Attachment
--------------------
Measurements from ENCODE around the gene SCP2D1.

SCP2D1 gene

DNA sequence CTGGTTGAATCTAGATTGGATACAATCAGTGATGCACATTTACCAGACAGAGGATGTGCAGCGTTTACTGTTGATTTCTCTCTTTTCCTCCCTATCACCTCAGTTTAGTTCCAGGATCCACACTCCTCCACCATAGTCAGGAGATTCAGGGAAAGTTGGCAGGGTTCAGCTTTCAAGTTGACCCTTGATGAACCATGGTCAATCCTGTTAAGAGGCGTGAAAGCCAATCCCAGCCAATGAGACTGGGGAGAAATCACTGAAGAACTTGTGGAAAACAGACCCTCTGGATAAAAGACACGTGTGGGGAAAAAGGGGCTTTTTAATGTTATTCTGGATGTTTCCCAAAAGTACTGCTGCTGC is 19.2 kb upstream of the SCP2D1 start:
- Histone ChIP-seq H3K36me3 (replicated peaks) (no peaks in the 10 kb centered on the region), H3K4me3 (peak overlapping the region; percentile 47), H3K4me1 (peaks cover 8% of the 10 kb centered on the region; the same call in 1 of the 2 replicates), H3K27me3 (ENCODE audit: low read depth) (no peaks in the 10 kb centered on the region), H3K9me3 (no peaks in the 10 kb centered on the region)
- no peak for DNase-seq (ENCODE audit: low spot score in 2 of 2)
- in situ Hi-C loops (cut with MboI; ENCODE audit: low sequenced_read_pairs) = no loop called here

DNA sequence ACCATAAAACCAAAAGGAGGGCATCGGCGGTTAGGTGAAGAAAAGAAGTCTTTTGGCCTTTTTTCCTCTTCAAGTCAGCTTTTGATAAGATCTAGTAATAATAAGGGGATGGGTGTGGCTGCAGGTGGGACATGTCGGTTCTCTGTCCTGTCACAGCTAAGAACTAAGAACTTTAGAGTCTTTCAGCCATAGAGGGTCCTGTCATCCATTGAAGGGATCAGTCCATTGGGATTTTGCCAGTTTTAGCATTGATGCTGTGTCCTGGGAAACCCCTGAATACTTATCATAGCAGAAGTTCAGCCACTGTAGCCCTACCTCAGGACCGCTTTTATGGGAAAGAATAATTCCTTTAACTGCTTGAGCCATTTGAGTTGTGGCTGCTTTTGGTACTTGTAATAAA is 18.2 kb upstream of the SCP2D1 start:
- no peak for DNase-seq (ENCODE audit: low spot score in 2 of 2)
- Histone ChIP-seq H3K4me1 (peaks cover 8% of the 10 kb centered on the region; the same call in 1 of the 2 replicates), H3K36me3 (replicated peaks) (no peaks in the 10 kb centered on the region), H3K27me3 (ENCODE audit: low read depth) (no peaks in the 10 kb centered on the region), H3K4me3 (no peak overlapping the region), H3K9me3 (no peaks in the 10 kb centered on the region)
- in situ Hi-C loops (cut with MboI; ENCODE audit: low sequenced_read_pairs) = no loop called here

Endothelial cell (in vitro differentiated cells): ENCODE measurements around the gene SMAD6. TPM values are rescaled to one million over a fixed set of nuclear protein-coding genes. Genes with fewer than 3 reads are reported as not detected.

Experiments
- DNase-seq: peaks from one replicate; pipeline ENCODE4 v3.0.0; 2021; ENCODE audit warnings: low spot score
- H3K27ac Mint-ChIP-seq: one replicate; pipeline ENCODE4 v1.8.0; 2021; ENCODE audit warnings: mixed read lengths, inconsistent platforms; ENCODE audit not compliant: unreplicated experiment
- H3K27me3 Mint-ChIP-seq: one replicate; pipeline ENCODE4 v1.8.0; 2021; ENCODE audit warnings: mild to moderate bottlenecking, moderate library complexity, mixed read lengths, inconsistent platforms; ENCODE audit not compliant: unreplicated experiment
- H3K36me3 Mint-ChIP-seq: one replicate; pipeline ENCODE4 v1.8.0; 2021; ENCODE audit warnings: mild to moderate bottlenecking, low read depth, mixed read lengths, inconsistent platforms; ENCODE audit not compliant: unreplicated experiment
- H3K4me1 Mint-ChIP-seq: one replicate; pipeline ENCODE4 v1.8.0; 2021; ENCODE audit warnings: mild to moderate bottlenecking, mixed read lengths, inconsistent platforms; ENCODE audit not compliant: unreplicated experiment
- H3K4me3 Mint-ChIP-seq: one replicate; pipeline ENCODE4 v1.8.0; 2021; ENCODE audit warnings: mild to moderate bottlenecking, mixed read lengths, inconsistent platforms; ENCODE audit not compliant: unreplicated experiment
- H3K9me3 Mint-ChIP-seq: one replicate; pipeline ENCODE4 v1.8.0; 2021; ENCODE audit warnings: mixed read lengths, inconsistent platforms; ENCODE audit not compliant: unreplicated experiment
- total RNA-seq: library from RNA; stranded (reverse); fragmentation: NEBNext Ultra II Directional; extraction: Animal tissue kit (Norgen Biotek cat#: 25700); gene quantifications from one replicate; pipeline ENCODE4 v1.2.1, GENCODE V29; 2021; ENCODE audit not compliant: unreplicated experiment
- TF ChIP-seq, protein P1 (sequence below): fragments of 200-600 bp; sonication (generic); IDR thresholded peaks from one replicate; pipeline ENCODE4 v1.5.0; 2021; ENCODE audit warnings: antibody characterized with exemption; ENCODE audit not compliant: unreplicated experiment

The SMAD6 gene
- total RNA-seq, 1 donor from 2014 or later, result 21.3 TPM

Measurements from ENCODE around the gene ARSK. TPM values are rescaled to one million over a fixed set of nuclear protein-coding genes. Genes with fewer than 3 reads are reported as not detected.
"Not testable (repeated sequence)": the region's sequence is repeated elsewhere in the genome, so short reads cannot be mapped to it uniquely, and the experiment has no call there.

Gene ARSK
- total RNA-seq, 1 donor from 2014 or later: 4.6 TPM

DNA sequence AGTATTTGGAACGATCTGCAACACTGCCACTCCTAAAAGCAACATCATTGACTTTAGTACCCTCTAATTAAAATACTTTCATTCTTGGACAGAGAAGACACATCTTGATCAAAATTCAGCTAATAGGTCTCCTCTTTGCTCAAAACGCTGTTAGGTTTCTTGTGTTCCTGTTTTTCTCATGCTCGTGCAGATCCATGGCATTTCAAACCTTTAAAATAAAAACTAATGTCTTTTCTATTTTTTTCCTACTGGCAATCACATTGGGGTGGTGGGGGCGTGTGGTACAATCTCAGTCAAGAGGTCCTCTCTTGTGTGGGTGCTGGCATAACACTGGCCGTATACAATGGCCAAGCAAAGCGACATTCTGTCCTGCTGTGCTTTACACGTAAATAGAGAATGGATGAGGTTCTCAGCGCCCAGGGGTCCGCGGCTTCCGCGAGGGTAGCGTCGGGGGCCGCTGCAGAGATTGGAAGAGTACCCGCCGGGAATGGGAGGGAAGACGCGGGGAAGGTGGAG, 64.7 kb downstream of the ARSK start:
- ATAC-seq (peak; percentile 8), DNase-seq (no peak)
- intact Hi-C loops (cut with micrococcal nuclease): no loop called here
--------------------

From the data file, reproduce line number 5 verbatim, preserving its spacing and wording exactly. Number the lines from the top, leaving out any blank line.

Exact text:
- no peak for DNase-seq (ENCODE audit: low spot score in 2 of 2)